Wednesday , May 22 2024
Afire, Silver Berlin Bear, Berlin International Festival
(L to R) Thomas Schubert, Paula Beer, Langston Uibel, Enno Trebs in 'Afire' at Tribeca FF (courtesy of the film)

Tribeca Film Festival Review: ‘Afire,’ a Superb Film

Screening at Tribeca Film Festival 2023 in its New York premiere, Afire was an entry in the Spotlight Narrative section. Writer/director Christian Petzold had won the Silver Berlin Bear Grand Jury Prize at the Berlin International Film Festival for his ironic, droll and humorous work for good reason. Poetic, thrilling with tension and angst, Afire is a film of youth, love, loss and growth. Beautifully edited and superbly acted, it shines, timeless, against other films’ superficiality at a cultural juncture when we most need the profound.

The story opens on writer Leon (Thomas Schubert) and photographer Felix (Langston Uibel) driving through the woods to spend time at a beach house on the Baltic Sea to work and swim. When their car breaks down, Felix, who knows the area, leaves the timid Leon amid the eerie sounds in the forest as the sunlight dims. In jest, when returning Felix sneaks up on Leon who, frightened, wrestles with him in annoyance and relief. Then, the young men gather their luggage and walk the remaining distance to the house.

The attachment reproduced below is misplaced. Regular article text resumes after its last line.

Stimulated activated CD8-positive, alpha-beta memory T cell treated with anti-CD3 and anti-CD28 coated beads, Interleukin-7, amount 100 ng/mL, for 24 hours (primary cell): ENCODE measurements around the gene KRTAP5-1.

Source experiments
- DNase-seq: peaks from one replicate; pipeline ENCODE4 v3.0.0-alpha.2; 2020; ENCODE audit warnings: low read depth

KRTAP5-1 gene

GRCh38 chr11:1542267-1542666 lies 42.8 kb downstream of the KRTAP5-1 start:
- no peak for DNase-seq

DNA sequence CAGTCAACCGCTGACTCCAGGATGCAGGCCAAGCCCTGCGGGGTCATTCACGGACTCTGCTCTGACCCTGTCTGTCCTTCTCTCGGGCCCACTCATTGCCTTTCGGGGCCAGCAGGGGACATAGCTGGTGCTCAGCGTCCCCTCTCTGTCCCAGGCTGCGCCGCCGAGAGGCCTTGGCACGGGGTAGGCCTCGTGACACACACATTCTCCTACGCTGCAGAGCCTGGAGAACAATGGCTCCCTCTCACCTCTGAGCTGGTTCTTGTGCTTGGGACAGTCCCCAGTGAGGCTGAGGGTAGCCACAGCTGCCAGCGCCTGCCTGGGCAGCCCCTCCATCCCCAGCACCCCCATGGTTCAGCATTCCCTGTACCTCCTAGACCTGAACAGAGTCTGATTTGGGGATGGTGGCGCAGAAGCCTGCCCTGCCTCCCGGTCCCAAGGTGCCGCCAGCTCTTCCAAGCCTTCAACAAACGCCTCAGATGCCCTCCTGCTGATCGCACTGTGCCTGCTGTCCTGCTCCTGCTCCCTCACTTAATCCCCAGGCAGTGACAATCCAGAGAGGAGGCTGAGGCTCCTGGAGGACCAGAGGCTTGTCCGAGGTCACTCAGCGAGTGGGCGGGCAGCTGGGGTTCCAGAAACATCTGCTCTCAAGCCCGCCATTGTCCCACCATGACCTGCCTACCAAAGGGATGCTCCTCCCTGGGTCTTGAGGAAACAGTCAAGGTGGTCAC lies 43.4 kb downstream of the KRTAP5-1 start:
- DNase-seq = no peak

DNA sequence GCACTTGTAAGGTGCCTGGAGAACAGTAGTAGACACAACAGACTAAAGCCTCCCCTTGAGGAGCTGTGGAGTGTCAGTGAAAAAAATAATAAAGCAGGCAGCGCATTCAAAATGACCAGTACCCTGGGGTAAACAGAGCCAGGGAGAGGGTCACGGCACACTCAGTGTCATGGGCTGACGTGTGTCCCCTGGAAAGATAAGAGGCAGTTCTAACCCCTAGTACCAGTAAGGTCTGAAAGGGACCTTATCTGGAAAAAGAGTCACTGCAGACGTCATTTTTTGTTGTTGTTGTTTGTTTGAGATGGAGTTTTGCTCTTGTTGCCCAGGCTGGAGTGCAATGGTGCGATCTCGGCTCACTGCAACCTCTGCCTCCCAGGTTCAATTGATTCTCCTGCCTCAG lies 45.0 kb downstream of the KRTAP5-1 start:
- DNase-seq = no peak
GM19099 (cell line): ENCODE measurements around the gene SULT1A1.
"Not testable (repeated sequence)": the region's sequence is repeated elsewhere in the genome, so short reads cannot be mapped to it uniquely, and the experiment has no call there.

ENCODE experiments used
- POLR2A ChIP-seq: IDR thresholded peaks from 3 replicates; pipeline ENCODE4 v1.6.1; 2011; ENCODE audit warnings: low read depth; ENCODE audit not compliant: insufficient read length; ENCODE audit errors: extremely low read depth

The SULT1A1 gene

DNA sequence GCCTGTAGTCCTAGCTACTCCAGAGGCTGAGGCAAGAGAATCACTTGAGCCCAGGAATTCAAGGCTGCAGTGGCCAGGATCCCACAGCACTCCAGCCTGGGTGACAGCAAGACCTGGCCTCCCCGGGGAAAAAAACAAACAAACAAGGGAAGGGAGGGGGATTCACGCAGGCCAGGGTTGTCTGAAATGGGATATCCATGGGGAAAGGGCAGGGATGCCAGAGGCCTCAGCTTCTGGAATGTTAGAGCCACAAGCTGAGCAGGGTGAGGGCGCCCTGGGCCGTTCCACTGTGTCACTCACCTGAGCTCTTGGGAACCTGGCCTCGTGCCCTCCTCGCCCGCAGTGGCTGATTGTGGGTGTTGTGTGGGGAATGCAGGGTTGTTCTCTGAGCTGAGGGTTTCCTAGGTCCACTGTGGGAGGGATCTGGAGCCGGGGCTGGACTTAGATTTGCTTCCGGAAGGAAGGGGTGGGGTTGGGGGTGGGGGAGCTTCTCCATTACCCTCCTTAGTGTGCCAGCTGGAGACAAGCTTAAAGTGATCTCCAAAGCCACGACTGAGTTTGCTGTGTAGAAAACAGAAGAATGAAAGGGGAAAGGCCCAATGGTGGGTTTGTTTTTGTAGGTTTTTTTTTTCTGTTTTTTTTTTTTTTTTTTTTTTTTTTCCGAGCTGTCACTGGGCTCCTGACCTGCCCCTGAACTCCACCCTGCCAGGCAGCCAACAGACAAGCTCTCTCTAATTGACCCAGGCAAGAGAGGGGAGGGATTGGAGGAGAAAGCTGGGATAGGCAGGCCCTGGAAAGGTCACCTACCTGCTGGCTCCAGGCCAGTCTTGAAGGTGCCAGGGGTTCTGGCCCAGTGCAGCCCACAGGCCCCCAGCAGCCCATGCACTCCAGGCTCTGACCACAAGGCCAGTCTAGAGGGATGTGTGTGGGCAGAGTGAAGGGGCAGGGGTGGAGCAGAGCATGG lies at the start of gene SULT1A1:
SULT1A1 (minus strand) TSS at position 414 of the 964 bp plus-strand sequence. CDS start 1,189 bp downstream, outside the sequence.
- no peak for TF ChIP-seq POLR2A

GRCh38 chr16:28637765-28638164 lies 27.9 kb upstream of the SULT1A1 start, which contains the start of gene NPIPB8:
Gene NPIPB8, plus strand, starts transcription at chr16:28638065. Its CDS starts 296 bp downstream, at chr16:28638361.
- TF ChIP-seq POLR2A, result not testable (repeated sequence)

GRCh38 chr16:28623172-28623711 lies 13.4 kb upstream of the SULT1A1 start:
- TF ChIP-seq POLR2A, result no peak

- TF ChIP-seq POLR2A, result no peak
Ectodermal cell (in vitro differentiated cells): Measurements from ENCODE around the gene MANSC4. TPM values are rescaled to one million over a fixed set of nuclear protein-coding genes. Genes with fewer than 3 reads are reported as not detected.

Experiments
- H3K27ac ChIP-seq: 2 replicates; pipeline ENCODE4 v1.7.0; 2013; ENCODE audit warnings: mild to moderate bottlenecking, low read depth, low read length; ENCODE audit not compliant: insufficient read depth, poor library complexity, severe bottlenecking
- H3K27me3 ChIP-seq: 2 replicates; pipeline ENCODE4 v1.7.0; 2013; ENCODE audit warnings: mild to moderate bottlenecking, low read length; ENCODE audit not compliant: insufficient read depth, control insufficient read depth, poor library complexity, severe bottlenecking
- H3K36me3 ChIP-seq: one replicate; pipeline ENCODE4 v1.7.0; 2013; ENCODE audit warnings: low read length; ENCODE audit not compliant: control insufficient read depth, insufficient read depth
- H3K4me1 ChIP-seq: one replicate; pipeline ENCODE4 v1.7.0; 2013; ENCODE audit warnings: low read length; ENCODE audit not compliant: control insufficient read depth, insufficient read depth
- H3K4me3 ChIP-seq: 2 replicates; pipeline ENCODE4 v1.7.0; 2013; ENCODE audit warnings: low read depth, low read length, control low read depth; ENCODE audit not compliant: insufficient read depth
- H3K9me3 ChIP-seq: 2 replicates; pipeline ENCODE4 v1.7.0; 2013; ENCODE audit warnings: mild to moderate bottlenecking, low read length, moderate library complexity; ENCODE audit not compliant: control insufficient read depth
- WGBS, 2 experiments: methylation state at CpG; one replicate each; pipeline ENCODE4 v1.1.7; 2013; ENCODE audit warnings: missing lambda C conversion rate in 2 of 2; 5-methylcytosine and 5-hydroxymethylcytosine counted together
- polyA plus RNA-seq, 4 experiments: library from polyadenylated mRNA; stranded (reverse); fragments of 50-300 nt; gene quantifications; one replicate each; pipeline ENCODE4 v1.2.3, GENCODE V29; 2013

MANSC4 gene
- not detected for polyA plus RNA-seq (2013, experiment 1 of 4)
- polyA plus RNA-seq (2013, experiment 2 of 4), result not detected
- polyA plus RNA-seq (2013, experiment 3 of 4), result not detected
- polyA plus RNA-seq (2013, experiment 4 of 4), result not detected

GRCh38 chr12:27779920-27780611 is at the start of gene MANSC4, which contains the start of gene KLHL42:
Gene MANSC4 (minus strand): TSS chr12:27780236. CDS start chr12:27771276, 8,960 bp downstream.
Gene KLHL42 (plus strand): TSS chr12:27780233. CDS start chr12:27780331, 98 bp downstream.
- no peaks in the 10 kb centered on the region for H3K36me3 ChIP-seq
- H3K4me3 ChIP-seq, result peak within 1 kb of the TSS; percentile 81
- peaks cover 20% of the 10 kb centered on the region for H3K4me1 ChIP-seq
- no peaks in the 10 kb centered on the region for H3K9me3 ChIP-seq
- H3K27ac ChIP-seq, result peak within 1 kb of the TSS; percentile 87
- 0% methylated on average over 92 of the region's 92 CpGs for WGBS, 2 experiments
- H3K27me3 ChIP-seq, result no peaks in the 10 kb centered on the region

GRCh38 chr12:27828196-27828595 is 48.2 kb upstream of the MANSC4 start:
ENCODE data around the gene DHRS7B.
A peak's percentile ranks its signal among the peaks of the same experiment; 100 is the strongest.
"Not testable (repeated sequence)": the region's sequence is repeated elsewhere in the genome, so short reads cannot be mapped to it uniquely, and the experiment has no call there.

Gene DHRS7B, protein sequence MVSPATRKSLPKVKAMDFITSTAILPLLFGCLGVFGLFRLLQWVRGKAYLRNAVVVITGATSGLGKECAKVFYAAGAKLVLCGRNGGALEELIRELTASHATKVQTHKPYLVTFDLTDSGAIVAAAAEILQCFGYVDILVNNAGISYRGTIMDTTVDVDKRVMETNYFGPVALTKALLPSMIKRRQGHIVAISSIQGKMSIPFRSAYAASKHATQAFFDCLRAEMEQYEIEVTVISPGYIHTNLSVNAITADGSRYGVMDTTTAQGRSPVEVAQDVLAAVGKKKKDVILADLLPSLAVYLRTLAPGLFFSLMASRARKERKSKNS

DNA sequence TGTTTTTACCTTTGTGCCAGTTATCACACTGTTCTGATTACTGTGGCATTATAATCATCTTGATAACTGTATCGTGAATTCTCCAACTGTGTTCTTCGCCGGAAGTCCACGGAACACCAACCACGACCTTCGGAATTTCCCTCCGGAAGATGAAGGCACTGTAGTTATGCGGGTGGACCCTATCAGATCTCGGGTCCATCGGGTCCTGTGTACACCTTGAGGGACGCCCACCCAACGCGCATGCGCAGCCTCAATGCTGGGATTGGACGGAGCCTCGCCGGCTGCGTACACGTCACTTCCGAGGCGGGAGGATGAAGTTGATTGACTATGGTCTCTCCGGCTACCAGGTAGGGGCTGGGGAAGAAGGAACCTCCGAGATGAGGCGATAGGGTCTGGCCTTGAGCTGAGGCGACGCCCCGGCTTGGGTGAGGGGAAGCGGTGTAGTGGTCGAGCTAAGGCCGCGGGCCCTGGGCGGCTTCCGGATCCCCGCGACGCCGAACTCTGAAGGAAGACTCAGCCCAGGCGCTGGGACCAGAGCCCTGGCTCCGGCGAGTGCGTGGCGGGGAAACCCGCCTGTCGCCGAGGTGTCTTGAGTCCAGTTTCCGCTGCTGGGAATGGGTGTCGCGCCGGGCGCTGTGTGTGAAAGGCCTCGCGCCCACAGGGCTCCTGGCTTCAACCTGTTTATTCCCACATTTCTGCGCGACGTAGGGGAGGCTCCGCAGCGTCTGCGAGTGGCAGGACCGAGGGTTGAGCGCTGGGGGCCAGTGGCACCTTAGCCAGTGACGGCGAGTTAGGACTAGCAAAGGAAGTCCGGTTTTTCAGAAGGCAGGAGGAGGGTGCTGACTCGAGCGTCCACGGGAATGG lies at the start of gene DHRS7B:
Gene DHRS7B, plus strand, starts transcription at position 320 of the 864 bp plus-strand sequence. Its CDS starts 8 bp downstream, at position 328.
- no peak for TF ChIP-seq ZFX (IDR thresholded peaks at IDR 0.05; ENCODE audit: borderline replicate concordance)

Plans interrupted by the vibrant Nadja

Surveying the kitchen, Felix remarks that they might not be alone as planned. When he phones his mother, he discovers that Nadja (Paula Beer), a family friend, plans to stay there for the summer. Felix assures Leon they will enjoy Nadja’s cooking. Initially, Leon doesn’t care. However, Felix explains the two men must share a room. This puts out Leon because he needs alone-time to write. The situation worsens after he sees Nadja. Shy and introverted, Leon feels unnerved by her presence. Increasingly, she bewitches him and gets into his head, becoming an obsession he can’t confront or eliminate.

The following evening when Nadja comes in late with her boyfriend Devid (Enno Trebs), they disturb Leon by playing loud music. Their vocal lovemaking cries penetrate the thin walls. Disgruntled and upset, Leon goes to the pergola to sleep outdoors – where the gnats and bugs eat him up. In the morning Felix tells Nadja that Leon needs quiet. Rueful, she apologizes and attempts to make amends. Leon’s dour response bums out Felix whose friendliness with Devid and Nadja counters Leon’s terse, self-absorption and isolation.